“Two dozen peppermints also, please.”
Once I paid the bill, I scurried to a quiet corner away from the few remaining shoppers. Shiny snaps on the wide belt secured each compartment. I adjusted it around my waist and tugged my suit jacket to hide its bulk. Perfect!
I glanced around for a mirror and then froze, staring at my feet and then behind me. My pocketbook was nowhere in sight. I thought I’d wedged the leather two-handled bag between the crates of saltines at my elbow. Frantic, I searched the entire corner and each aisle of the shop in vain. Fear gripped me in a stranglehold. My expensive Pullman ticket, stolen! My hands shook and I had trouble thinking straight for a full minute.
I raced back to the counter. I waited until Mr. Porter finished a customer’s transaction. “Sir, did I leave my pocketbook here? I paid my bill not five minutes ago. The money belt, sewing kit, peppermints—”
“Sure I remember, miss.” Mr. Porter reached beneath the polished wood and planted my bag on top. “A gent brought this to me. Said he found it on a barrel.”
I stared at him. “What did he look like?”
The storekeeper shrugged. “Wore a suit and derby hat, like every other man passing through town.”
I opened the pocketbook’s clasp and glanced inside. Everything was intact, even my precious Pullman ticket and all my money. I murmured a prayer of thanks until realizing that my sketchbook was wedged upside down, on the wrong side. My black-edged handkerchiefs were crumpled on the bottom as well. Someone had searched the contents.
Someone who followed me from the hotel. Some stranger from the train, or Emil Todaro himself? A shiver raced up my spine. It couldn’t be possible. Or could it? Had I underestimated him again? Instead of being the hunter, was I now the prey?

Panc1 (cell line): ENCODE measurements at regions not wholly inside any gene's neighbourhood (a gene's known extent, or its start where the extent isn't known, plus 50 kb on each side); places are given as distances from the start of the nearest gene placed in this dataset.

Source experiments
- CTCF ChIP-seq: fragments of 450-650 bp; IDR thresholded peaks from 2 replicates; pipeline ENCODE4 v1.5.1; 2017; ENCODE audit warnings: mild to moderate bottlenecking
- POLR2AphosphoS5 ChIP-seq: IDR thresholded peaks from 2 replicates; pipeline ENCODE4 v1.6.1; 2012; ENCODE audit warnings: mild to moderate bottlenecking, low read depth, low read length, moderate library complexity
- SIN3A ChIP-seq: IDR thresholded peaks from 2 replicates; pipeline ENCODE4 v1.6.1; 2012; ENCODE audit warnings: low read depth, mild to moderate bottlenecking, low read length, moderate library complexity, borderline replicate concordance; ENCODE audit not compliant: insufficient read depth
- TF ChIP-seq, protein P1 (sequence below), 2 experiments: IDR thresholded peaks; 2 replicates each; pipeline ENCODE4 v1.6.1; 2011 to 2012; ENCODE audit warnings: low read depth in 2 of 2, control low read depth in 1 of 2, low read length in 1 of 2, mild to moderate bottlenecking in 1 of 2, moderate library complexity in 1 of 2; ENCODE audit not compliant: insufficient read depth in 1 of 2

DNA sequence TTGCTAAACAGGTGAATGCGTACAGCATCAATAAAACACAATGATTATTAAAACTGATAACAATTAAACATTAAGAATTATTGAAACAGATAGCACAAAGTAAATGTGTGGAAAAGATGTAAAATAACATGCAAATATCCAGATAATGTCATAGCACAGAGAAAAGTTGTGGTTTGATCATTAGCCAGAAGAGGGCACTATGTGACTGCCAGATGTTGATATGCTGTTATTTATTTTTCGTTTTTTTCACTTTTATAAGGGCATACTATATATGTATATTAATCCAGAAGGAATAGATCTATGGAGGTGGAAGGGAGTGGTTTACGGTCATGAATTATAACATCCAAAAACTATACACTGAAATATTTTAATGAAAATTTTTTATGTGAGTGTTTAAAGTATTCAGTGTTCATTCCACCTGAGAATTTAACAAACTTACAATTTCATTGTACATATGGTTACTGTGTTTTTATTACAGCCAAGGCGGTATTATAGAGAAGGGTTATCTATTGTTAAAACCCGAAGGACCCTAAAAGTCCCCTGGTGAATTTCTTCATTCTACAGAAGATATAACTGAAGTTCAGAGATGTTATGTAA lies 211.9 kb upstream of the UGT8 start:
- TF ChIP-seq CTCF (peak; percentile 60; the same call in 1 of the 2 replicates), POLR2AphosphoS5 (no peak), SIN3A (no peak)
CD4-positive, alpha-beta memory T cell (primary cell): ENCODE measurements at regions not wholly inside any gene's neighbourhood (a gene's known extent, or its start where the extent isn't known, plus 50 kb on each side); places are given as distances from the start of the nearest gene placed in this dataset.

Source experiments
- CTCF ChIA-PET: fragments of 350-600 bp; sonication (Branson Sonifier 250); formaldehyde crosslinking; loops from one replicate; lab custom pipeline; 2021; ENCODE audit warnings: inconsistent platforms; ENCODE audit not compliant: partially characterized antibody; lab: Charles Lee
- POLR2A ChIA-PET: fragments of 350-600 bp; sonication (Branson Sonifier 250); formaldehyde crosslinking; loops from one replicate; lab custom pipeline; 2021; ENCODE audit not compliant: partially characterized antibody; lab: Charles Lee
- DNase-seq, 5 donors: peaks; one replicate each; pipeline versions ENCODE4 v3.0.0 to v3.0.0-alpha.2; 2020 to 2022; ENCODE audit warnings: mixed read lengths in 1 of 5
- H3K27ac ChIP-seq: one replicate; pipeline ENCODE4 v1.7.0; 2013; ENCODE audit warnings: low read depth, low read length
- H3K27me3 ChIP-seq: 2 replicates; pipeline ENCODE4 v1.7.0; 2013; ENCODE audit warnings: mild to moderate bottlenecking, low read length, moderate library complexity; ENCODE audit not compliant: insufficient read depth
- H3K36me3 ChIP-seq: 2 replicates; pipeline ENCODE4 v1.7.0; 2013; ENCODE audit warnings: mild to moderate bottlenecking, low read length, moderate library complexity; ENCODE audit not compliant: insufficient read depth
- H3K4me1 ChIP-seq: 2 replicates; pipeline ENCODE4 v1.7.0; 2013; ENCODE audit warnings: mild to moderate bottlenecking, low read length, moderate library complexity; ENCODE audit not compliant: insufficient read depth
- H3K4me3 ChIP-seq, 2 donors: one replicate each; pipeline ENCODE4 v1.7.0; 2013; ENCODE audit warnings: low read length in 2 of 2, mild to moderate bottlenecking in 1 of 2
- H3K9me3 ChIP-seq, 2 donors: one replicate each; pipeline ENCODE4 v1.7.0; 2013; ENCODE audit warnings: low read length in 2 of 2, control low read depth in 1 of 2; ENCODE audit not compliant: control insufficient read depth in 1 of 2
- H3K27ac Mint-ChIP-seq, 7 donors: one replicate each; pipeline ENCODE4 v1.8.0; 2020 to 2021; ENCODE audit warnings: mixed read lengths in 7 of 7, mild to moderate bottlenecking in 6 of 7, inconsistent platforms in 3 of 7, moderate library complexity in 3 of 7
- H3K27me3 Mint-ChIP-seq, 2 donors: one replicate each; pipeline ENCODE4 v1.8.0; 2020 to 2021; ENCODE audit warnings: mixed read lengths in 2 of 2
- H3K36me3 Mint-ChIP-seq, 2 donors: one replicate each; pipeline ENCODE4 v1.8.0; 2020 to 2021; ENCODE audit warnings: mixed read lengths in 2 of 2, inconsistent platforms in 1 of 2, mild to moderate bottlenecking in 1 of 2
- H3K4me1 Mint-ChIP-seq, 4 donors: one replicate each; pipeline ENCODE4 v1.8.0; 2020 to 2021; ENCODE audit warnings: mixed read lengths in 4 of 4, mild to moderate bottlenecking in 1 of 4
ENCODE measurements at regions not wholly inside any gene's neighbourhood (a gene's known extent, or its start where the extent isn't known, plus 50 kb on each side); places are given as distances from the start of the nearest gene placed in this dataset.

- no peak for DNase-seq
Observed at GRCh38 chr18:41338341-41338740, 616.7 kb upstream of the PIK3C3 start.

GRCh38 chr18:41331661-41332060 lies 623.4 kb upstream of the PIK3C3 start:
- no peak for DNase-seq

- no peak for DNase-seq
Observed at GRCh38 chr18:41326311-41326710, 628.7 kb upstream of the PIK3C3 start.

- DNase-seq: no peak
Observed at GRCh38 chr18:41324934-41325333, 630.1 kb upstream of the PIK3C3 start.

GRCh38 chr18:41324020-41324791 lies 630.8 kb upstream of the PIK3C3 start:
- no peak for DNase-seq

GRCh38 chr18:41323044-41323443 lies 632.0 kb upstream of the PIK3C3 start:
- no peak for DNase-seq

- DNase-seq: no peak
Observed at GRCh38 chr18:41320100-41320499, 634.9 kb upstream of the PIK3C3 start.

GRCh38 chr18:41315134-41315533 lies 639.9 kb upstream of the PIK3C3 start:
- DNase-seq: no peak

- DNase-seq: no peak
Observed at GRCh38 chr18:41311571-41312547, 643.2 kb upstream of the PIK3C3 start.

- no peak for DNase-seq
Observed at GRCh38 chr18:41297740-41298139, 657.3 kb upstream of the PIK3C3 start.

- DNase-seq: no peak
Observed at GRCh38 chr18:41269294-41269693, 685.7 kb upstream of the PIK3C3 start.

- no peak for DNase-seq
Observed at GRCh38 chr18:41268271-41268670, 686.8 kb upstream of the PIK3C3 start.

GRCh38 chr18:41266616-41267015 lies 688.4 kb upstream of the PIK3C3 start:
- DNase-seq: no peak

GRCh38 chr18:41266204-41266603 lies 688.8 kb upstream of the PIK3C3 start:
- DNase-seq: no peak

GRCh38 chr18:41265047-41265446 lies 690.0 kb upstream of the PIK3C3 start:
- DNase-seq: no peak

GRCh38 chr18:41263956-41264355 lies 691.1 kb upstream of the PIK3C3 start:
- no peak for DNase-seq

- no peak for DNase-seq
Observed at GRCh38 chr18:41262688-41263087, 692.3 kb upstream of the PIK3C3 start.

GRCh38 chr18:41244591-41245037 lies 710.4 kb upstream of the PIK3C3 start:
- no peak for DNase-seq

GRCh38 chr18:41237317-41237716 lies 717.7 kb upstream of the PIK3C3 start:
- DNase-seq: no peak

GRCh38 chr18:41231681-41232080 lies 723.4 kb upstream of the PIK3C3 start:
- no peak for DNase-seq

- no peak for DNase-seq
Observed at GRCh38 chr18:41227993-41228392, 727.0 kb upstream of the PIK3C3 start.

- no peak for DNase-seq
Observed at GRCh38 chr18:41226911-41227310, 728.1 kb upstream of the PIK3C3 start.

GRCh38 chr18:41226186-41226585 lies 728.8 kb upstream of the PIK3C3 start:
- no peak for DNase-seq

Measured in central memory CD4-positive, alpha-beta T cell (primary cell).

That thought infuriated me.
Vivid details come from specific adjectives and nouns—silver folding scissors, sturdy butter churns, oilcloth cape, shiny snaps. Readers can quickly identify the items with the visual cues. Dropping a few other sensory cues—bell jangled, scents tickled my nose—helps also. Add a brief dialogue exchange to balance out the scene and interact with minor characters. Your readers will see that a character is not living in a “vacuum.”
I could have had Lily touching the earthy skins of potatoes, but that would have dirtied her gloves! So keep in mind your character’s personality, and drop in the vivid details like pearls along the path to avoid the dreaded “dumps.”
Meg Mims is an author, artist and amateur photographer. She writes historical mysteries and romantic suspense, and earned an M.A. from Seton Hill University’s Writing Popular Fiction program in January 2010. Meg also is a staff writer for RE/MAX Platinum in Michigan and for Lake Effect Living, a West Coast of Michigan tourist on-line magazine. Double Crossing was published this summer by Astraea Press and is available as an e-book and in print.